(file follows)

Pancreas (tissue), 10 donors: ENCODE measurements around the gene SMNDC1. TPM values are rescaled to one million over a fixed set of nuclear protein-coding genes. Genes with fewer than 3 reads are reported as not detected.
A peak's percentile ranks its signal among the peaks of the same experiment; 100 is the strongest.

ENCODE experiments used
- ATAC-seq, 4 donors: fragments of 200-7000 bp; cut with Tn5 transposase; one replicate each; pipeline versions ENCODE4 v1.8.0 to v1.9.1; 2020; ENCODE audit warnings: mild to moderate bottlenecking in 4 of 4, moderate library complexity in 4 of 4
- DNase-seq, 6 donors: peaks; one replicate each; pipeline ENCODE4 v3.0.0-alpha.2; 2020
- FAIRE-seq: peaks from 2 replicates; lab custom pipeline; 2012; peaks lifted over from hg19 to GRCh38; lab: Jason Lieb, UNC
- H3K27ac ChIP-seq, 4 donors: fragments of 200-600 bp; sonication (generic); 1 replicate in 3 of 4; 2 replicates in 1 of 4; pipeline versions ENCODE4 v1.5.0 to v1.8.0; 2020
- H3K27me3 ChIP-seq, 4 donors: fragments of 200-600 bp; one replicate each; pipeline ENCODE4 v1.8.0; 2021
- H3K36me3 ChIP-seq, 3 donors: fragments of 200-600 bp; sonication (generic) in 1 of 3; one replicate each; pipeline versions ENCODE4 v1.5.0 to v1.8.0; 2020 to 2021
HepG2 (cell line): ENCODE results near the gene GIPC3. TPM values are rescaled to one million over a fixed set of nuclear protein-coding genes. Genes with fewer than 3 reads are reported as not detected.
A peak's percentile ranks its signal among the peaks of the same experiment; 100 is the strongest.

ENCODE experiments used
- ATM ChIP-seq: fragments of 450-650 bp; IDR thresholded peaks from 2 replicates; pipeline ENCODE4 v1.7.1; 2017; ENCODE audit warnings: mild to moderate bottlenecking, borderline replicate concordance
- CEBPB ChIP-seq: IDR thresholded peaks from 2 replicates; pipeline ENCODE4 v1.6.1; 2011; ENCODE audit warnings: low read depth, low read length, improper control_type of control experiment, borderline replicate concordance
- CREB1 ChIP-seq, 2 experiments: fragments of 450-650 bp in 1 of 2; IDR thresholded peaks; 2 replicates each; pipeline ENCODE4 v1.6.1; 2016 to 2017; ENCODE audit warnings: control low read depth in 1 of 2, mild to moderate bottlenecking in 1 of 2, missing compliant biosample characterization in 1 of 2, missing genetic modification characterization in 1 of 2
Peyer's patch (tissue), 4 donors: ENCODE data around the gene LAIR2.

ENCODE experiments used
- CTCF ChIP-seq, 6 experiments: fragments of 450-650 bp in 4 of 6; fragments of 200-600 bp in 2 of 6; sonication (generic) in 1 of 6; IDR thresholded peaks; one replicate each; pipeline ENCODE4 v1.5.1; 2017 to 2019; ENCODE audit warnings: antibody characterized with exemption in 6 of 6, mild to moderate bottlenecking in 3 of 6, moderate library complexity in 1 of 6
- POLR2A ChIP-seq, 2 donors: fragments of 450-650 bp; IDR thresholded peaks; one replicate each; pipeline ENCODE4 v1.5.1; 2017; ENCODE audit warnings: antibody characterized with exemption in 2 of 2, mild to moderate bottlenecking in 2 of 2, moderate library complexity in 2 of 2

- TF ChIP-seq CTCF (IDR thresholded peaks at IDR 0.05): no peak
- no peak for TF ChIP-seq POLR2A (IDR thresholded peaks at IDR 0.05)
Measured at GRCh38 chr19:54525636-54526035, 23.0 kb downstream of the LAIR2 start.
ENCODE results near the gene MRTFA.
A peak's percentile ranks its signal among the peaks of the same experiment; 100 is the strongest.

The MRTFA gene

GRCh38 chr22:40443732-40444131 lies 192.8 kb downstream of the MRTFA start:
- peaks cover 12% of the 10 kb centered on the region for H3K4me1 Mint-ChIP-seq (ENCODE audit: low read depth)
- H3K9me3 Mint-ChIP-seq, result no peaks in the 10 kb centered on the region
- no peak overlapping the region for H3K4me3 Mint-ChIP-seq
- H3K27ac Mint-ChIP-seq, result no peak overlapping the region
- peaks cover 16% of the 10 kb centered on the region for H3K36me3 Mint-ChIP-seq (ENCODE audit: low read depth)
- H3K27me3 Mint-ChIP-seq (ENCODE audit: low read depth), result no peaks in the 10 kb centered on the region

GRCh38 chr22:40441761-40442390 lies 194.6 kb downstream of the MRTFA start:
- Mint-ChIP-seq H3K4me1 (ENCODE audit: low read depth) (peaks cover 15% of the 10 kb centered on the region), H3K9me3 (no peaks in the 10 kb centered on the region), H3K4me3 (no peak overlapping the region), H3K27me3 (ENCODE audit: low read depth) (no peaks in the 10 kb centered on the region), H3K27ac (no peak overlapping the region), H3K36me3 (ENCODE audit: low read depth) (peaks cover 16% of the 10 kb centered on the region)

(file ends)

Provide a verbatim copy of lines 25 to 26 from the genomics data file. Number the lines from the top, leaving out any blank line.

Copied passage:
The MRTFA gene

GRCh38 chr22:40443732-40444131 lies 192.8 kb downstream of the MRTFA start: